6

In case of some plants you can take their cuttings to multiply them. The cuttings are put in the ground directly, so you can have multiple seedlings based on one plant. You can have dozens of plants which are used for this process.

Boxwood or jasmine can both be a good example of such plant.

The term which describes such a group of plants in my language is "matecznik", which is a variation of the word mother.

What's the correct term for such a group of plants? I'm looking for the name of the group of the plants that other plants were grown from.

5

These are generally known as 'stock' plants.

Definition of stock plant

Definition as written by talinum:

A plant used to obtain propagating material, whether seed or vegetative material.

source of definition: http://davesgarden.com/guides/terms/go/1219/#b

as well as others.

| improve this answer | |
  • 1
    Thank you, it almost answers my question - is there any term that explicitly describes a group of stock plants? – Emil A. Apr 26 '15 at 11:23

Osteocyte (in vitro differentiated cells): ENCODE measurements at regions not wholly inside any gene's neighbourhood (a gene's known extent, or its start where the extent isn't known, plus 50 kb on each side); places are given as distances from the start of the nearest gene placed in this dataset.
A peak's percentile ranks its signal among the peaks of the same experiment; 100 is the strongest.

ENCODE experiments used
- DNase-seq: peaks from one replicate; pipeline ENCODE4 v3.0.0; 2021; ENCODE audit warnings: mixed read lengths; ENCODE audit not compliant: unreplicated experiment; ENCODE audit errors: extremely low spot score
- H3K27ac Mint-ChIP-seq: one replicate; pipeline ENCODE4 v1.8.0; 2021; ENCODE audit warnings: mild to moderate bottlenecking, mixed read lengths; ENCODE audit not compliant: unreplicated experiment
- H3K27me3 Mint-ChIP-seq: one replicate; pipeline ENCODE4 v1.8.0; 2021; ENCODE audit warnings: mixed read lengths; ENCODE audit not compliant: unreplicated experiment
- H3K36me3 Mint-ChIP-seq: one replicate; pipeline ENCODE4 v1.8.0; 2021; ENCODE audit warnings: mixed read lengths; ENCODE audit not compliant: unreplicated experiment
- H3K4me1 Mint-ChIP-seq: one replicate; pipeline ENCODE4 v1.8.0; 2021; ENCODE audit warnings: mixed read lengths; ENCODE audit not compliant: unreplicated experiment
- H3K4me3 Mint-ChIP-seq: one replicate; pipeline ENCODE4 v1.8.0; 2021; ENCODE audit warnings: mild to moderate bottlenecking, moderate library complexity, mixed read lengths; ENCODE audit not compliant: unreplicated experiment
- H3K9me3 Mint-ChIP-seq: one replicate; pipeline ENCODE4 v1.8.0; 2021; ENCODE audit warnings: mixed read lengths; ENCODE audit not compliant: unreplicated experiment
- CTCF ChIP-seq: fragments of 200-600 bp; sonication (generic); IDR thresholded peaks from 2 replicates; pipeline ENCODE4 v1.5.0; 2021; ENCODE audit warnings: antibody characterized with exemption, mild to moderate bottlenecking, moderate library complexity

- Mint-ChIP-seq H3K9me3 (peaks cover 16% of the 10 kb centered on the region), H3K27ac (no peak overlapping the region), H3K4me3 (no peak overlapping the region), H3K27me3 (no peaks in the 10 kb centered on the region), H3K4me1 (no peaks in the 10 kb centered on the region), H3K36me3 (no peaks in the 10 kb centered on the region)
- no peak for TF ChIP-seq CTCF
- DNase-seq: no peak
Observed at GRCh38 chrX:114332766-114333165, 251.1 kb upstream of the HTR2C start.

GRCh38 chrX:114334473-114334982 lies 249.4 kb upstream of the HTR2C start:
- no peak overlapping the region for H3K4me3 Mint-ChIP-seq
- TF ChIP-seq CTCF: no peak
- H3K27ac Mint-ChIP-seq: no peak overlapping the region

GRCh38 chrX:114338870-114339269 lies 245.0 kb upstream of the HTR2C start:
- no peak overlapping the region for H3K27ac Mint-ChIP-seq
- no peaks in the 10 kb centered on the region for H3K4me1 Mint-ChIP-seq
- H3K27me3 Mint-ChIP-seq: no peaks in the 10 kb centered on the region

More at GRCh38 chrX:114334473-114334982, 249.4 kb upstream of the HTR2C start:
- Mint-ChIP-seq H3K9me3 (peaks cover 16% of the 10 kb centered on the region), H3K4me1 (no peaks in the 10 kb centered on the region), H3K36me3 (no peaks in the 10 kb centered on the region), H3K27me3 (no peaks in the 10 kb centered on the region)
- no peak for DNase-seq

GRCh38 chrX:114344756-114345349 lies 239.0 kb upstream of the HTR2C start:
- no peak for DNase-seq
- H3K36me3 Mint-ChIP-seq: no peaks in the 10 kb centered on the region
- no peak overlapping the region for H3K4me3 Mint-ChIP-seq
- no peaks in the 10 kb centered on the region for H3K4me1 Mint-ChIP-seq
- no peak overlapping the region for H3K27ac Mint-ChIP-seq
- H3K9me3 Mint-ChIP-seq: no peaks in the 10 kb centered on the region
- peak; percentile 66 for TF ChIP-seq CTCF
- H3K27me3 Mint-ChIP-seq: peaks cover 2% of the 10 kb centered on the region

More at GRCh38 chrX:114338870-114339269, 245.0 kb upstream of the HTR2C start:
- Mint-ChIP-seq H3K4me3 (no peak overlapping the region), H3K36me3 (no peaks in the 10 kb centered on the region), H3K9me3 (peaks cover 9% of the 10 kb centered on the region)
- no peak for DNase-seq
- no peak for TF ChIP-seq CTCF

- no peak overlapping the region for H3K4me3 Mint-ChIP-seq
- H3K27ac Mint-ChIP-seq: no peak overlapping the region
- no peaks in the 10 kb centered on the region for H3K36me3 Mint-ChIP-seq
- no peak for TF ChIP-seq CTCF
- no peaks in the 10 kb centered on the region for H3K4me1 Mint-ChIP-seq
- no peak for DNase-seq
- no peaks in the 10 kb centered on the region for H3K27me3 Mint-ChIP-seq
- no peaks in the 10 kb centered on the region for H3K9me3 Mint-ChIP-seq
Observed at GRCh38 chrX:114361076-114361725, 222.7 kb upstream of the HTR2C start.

• "Clones", perhaps. – Ecnerwal Apr 26 '15 at 16:45
  • 1
    @Ecnerwal "Clones" would be the term for the plants resulting from propagating the stock plants (if by cutting or similar) – J. Musser Apr 26 '15 at 17:36
  • 1
    @emilos Why not use 'stock plants' (as opposed to 'stock plant') to describe a group, since it's plural? A group of stock plants is just more than one stock plant. 'Stock plants' is also just more than one stock plant. To refer to a specific group, you might just say 'my stock plants', or 'Sally's tomato stock plants', or 'those stock plants' or what-have-you. We perhaps need to know more about the kind of group you're looking for, and the context in which the terminology is used, to give a more precise answer. – Brōtsyorfuzthrāx Apr 29 '15 at 8:38
  • @Shule the reason why I'm asking is that I didn't find any similar term to the one used in my language and I was curious. "Stock plants" is of course valid and it explaines what the plants are for, but it's not a single word term that would match the one described in the question. – Emil A. Apr 29 '15 at 13:16

Your Answer

By clicking “Post Your Answer”, you agree to our terms of service, privacy policy and cookie policy

Not the answer you're looking for? Browse other questions tagged or ask your own question.